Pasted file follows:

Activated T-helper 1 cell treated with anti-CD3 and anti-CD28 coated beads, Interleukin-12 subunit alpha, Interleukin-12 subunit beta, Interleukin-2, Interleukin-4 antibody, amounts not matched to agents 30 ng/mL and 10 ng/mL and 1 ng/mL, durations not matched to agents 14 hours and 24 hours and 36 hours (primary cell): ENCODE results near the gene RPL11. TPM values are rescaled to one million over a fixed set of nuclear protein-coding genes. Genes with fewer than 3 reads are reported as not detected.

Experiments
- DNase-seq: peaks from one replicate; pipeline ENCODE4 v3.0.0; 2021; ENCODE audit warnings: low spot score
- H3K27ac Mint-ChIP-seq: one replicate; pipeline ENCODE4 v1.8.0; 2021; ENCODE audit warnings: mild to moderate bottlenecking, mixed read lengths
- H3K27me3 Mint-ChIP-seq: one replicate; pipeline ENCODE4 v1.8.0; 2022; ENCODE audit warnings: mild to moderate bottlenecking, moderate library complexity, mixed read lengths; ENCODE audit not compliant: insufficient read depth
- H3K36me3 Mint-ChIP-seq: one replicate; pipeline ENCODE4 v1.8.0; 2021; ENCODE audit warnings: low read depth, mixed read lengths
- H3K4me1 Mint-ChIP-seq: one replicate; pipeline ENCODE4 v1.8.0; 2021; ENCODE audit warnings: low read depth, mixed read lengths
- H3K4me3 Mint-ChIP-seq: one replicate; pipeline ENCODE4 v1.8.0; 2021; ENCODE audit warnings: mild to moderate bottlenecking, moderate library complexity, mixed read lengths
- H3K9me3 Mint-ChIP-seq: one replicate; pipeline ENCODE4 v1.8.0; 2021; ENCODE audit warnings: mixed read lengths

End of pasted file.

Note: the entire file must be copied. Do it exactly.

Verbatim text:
Activated T-helper 1 cell treated with anti-CD3 and anti-CD28 coated beads, Interleukin-12 subunit alpha, Interleukin-12 subunit beta, Interleukin-2, Interleukin-4 antibody, amounts not matched to agents 30 ng/mL and 10 ng/mL and 1 ng/mL, durations not matched to agents 14 hours and 24 hours and 36 hours (primary cell): ENCODE results near the gene RPL11. TPM values are rescaled to one million over a fixed set of nuclear protein-coding genes. Genes with fewer than 3 reads are reported as not detected.

Experiments
- DNase-seq: peaks from one replicate; pipeline ENCODE4 v3.0.0; 2021; ENCODE audit warnings: low spot score
- H3K27ac Mint-ChIP-seq: one replicate; pipeline ENCODE4 v1.8.0; 2021; ENCODE audit warnings: mild to moderate bottlenecking, mixed read lengths
- H3K27me3 Mint-ChIP-seq: one replicate; pipeline ENCODE4 v1.8.0; 2022; ENCODE audit warnings: mild to moderate bottlenecking, moderate library complexity, mixed read lengths; ENCODE audit not compliant: insufficient read depth
- H3K36me3 Mint-ChIP-seq: one replicate; pipeline ENCODE4 v1.8.0; 2021; ENCODE audit warnings: low read depth, mixed read lengths
- H3K4me1 Mint-ChIP-seq: one replicate; pipeline ENCODE4 v1.8.0; 2021; ENCODE audit warnings: low read depth, mixed read lengths
- H3K4me3 Mint-ChIP-seq: one replicate; pipeline ENCODE4 v1.8.0; 2021; ENCODE audit warnings: mild to moderate bottlenecking, moderate library complexity, mixed read lengths
- H3K9me3 Mint-ChIP-seq: one replicate; pipeline ENCODE4 v1.8.0; 2021; ENCODE audit warnings: mixed read lengths